The plot of Tosca is as time- and location-specific as they come. The action takes place in Rome in June 1800, as news of Napoleon’s victory at Marengo reaches the city, then in the hands of his enemies. Chief of police and reactionary baddie Scarpia is hounding opera diva Floria Tosca and her freethinking revolutionary lover, the painter Cavaradossi. Scarpia wants her for himself and him dead. In the libretto’s source, Victorien Sardou’s play La Tosca, none of the protagonists is actually Roman. Tosca, Cavaradossi and Scarpia, are, respectively, Veronese, French and Sicilian. However, Rome is ingrained in the score, which sweeps over its vistas picking up its sounds, most famously its bells. Conductor David Parry rendered the orchestral cityscapes with broad, brilliant brushstrokes. In a performance brimming with energy, the Orkest van het Oosten played for him with the exuberance of a light-refracting fountain. It was easy to forgive a few intonation slips when the lovers’ passion burned with such fever and the chords of death came down so shudderingly.
Director Harry Fehr tenuously hangs on to the place, but lets go of the time particulars. His characters live in a repressive police state in an indeterminate present. The three well-known Roman sites of the libretto become anonymous locations drained of color. Brightness is reserved for Tosca’s wardrobe, and the one crowd scene in church, when costume designer Yannis Thavoris puts on an impressive display of clerical vestments. Thanks to the canny use of video, all three acts are set in Scarpia’s police headquarters, where he keeps the whole city under surveillance. John Bishop’s lighting suggests office dreariness without assaulting the eye with unremitting starkness. In Acts 1 and 3 the singers are doubled by pre-filmed footage of themselves on the surveillance screens. CCTV cameras catch Cavaradossi trying to help his friend Angelotti avoid capture, Scarpia fanning Tosca’s jealousy and, finally, Cavaradossi’s execution. Inevitably, there are disjunctures when the video doesn’t exactly mirror what the singers are doing live. But, instead of being distracting, these discrepancies intensify the oppressive atmosphere. In Act 2, Cavaradossi’s torture and Scarpia’s sexual assault on Tosca actually take place at the police headquarters. The screen is then ingeniously used to show a televised broadcast of Tosca singing a cantata with the choir, usually only heard offstage. It all plays out like a nail-biting thriller.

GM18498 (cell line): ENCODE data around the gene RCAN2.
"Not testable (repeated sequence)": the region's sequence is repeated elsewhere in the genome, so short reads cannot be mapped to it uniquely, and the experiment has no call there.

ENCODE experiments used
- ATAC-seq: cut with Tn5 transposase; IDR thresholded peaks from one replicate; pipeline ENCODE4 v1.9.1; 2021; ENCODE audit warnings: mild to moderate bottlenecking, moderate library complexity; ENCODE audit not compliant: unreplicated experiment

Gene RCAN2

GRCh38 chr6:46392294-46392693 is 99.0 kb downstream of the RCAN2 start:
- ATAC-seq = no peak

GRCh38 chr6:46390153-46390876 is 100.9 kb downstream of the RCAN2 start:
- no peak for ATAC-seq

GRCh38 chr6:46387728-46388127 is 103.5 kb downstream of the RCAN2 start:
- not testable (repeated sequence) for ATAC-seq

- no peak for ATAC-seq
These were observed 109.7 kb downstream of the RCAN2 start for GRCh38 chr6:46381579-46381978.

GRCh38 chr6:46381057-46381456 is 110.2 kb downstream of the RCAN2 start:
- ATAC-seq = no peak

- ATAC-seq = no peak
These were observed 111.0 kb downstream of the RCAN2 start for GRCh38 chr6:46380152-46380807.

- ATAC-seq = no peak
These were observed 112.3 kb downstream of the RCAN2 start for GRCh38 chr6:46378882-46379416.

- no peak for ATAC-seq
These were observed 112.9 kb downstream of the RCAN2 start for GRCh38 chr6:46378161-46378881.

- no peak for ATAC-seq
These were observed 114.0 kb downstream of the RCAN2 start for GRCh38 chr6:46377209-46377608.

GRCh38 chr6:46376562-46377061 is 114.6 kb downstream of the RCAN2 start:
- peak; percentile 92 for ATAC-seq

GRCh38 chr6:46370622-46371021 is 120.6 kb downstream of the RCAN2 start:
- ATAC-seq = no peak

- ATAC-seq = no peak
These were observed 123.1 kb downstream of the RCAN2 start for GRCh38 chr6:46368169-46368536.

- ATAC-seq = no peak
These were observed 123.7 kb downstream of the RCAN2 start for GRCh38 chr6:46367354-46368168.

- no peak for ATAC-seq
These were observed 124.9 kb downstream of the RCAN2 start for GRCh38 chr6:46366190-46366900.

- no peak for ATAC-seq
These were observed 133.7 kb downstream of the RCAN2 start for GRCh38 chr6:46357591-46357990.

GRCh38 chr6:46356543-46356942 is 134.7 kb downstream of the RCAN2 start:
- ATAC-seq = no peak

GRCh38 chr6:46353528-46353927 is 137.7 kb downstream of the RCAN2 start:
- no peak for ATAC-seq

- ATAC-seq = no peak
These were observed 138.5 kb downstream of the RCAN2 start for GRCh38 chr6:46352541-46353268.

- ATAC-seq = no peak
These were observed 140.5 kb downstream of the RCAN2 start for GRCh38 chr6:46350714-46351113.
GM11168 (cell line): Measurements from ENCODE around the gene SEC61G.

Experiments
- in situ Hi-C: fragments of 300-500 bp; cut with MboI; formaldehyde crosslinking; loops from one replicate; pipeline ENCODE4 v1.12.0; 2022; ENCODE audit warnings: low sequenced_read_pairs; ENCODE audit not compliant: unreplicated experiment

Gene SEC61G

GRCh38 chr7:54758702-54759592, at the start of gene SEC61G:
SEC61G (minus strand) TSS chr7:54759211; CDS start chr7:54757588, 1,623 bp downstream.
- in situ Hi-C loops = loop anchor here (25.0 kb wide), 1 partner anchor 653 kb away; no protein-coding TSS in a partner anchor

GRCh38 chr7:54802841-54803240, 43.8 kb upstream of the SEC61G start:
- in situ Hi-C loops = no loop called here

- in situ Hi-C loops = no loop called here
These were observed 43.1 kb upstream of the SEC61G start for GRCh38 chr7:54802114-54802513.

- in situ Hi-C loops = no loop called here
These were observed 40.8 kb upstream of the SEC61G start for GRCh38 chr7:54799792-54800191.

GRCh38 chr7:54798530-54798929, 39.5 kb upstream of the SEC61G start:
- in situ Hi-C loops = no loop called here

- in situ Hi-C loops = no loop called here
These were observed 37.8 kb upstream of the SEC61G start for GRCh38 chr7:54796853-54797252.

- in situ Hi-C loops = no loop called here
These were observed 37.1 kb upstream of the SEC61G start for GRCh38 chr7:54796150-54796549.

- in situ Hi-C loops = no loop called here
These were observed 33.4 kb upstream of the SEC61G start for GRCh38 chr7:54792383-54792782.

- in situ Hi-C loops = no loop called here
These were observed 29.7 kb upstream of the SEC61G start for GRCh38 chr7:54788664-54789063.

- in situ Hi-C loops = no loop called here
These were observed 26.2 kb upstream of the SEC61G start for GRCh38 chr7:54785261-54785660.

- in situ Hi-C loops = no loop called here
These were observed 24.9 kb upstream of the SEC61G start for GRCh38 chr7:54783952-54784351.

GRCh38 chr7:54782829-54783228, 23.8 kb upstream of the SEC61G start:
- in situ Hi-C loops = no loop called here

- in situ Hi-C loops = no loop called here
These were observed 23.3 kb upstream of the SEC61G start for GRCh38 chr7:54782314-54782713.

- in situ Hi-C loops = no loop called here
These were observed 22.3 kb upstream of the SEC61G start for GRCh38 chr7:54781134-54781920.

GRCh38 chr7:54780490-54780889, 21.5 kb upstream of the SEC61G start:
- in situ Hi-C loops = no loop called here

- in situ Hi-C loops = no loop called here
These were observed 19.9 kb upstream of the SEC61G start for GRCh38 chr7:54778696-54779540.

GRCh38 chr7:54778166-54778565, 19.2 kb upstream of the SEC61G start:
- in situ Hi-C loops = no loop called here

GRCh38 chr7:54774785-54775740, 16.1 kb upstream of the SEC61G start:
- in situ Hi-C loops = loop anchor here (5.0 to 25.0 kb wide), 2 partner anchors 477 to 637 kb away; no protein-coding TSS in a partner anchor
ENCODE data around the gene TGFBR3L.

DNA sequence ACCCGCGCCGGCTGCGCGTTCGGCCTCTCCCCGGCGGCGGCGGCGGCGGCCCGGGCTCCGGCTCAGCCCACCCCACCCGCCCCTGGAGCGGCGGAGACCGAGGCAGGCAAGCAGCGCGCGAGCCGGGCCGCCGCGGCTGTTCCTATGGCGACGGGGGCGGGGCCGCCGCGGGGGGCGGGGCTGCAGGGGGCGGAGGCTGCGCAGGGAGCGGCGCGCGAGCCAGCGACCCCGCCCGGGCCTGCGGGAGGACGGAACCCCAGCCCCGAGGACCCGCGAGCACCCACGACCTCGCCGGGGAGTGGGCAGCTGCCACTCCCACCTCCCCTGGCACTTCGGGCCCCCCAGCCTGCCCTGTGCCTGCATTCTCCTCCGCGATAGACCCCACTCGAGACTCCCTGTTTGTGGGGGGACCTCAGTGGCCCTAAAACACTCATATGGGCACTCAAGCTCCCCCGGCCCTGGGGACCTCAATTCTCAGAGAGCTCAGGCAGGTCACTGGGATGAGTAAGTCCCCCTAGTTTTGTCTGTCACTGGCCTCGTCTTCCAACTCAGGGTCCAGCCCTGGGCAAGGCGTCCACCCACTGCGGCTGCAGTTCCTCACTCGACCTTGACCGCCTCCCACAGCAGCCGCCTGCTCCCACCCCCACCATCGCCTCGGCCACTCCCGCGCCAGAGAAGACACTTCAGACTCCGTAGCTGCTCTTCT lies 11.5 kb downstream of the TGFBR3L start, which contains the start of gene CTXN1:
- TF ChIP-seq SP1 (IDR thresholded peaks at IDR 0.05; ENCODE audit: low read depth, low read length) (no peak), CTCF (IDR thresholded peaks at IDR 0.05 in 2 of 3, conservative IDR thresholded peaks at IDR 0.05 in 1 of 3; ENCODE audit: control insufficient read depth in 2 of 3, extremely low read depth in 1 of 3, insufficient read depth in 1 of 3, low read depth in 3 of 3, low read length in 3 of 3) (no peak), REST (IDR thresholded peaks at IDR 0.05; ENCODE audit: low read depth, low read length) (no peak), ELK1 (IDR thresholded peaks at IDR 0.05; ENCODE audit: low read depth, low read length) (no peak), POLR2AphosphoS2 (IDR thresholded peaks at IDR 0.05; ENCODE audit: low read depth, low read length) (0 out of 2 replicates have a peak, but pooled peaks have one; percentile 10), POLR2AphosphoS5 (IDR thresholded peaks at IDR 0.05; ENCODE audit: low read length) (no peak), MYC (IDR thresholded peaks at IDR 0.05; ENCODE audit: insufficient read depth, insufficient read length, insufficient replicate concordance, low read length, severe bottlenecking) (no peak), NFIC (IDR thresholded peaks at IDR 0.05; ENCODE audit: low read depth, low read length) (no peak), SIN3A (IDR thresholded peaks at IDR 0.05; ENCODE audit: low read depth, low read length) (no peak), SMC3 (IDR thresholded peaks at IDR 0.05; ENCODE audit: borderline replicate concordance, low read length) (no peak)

Fehr has a firm grip on the singers’ direction and they did him proud. Phillip Rhodes neither looked nor sounded like a vindictive sleazeball, which is precisely why his well-groomed, outwardly respectable Scarpia was so chilling. His supple baritone always sounded noble, effortlessly rising to the thundering Te Deum finale. Only at the end of “Già mi dicon venal”, when Scarpia pounces on Tosca, did Rhodes allow a tinge of vulgarity into his voice. His Scarpia was a textbook assimilated sociopath. Noah Stewart was an outstanding Cavaradossi, his svelte, sunlit tenor switching from caressing to clarion as required. He attacked his top notes cleanly and fearlessly, most successfully the sustained high B natural on “La vita mi costasse”. Soprano Kari Postma does not have the warmly Italianate sound usually associated with Tosca. Her metallic top rockets confidently out of a rich middle range, whose slightly veiled quality sometimes clouded her words. Yet she was an admirable Tosca, temperamental yet poised, inflecting each phrase with intelligence. Regrettably, her beautifully shaped “Vissi d’arte” was marred by a timing mishap with the pit.
Curiously, Postma had more chemistry, if that’s the correct term, with Scarpia than with Cavaradossi. In his khaki Bermudas, Stewart’s Cavaradossi looked like he was barely out of art school, while Postma was all urban sophistication. Not every woman can carry off a canary-yellow coat like she did. Still, they made the relationship wholly credible, and, although very different in timbre, their duetting voices produced an exciting cocktail. In Act 2, however, Postma and Rhodes scorched the set with their dance of hatred and lust. Her fierce, clear-headed stabbing of the police chief in his swivel chair brought the act to a hair-raising end. All supporting roles were at the very least adequately cast. Baritone Oleksandr Pushniak as the sacristan and soprano Bernadeta Astari as the shepherd boy, here transformed into a night-time cleaner, stood out with their lovely singing. Consensus Vocalis and the children’s choir further enhanced this punchy Tosca, which continues to tour until the 13th of November, 2018.
Cast and production information:
Floria Tosca: Kari Postma; Mario Cavaradossi: Noah Stewart; Scarpia: Phillip Rhodes; Cesare Angelotti: Roman Ialcic; Sacristan: Oleksandr Pushniak; Spoletta: Michael J. Scott; Sciarrone: Simon Wilding; A jailer: Alexander de Jong; Shepherd Boy: Bernadeta Astari. Director: Harry Fehr; Set and Costume Design: Yannis Thavoris; Lighting Design: John Bishop; Video: Silbersalz Film. Conductor: David Parry. Consensus Vocalis. Tosca Children’s Choir. Het Orkest van het Oosten. Seen at the Zuiderstrandtheater, The Hague, on Thursday, 25th of October, 2018.
product_title=Dutch touring Tosca is an edge-of-your-seat thriller
product_by=A review by Jenny Camilleri
product_id=Above: Kari Postma